They’re still celebrating at the State Department of Parks and Recreation, says spokesman Roy Stearns:
“This is probably the most exciting thing for our people in 20 years. I look around the system and I see people that are almost giddy.”
Stearns say it’s been at least that long – 20 years – that some maintenance projects have been put off. Things like new wastewater treatment plants, fences, restrooms, crumbling walls at Sutter’s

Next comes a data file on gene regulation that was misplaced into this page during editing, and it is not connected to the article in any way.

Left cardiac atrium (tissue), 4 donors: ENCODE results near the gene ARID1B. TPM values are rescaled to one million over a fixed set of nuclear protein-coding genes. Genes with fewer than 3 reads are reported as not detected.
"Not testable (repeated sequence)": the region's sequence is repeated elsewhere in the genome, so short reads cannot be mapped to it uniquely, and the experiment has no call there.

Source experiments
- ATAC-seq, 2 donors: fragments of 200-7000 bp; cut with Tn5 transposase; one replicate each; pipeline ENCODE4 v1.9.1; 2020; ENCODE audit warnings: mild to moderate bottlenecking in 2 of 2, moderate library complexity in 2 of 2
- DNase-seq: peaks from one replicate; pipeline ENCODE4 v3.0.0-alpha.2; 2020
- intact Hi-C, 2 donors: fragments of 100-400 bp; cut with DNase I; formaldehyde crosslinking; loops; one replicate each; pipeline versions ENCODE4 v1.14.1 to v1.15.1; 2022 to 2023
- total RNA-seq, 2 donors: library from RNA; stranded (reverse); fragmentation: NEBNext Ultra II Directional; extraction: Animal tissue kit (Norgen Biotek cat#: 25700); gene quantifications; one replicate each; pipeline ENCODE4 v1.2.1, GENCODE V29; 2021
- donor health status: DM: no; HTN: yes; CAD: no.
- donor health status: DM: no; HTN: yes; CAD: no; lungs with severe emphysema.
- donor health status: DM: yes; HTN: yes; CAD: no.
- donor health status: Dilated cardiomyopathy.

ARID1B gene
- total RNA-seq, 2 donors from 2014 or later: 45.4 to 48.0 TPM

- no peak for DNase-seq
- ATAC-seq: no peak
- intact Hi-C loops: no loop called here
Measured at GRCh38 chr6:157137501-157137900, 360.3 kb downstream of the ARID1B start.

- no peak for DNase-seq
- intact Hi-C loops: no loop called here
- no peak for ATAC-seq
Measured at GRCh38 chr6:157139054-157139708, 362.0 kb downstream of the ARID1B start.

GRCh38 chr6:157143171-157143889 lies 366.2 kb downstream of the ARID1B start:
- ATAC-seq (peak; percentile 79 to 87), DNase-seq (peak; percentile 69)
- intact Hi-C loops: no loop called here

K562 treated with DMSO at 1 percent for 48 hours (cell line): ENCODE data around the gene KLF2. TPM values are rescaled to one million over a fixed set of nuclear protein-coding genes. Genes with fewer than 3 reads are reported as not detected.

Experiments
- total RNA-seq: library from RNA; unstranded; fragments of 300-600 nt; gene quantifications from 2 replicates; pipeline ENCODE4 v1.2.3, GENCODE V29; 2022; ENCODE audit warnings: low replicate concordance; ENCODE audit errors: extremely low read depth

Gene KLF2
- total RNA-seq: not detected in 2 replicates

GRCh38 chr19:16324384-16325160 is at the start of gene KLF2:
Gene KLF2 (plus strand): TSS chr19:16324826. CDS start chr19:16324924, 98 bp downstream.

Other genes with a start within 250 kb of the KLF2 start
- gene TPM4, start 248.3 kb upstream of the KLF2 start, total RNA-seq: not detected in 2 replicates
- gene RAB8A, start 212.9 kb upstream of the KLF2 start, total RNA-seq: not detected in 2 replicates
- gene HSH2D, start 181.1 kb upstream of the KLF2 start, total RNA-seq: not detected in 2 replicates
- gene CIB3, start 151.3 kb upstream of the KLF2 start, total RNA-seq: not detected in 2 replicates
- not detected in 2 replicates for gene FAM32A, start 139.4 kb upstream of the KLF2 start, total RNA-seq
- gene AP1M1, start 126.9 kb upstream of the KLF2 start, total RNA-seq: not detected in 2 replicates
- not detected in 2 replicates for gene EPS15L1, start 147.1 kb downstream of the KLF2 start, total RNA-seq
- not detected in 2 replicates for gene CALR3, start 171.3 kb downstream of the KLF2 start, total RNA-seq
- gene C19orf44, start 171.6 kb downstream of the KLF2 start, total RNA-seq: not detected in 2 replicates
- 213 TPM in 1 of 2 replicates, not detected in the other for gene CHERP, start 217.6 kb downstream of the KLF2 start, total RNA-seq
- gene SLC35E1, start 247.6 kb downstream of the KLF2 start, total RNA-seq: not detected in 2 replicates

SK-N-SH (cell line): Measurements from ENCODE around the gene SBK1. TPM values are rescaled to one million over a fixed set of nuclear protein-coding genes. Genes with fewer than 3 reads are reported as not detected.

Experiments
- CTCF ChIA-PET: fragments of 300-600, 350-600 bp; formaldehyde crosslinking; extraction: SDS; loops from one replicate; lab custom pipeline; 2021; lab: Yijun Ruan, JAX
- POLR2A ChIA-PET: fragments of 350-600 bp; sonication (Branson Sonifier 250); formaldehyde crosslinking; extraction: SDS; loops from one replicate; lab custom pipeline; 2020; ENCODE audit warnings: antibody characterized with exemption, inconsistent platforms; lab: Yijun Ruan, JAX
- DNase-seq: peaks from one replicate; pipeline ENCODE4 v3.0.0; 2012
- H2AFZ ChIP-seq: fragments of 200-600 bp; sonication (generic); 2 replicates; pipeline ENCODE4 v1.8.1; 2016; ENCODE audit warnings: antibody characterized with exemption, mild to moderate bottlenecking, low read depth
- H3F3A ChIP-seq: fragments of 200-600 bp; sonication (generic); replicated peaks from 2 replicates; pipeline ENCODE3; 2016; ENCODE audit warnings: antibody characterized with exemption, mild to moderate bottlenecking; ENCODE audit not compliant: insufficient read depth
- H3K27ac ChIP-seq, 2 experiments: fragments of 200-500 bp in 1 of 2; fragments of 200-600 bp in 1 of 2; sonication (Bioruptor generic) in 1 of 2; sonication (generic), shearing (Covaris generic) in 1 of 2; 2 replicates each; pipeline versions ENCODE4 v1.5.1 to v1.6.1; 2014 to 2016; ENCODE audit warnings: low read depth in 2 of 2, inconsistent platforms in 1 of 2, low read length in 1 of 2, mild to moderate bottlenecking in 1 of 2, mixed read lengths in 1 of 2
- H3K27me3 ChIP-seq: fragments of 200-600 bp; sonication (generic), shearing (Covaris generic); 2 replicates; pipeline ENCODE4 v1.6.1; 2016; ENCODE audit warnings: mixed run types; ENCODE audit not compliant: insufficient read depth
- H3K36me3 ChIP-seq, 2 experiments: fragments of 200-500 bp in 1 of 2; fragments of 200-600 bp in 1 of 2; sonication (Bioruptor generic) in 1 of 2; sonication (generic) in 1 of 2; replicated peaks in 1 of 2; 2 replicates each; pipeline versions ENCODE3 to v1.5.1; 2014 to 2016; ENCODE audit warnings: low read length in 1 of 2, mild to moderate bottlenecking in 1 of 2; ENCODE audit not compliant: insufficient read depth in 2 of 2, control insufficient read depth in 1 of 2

Fort in Sacramento, and rusted lifeguard chairs on Southern California beaches. Stearns says the actual backlog is more than 900 million dollars – but this is a major boost- for parks and communities around them:
“While we spend some money maintaining parks, the money that goes to local businesses and the community, it’s huge.”
More than 80 million people visit California’s state parks each year.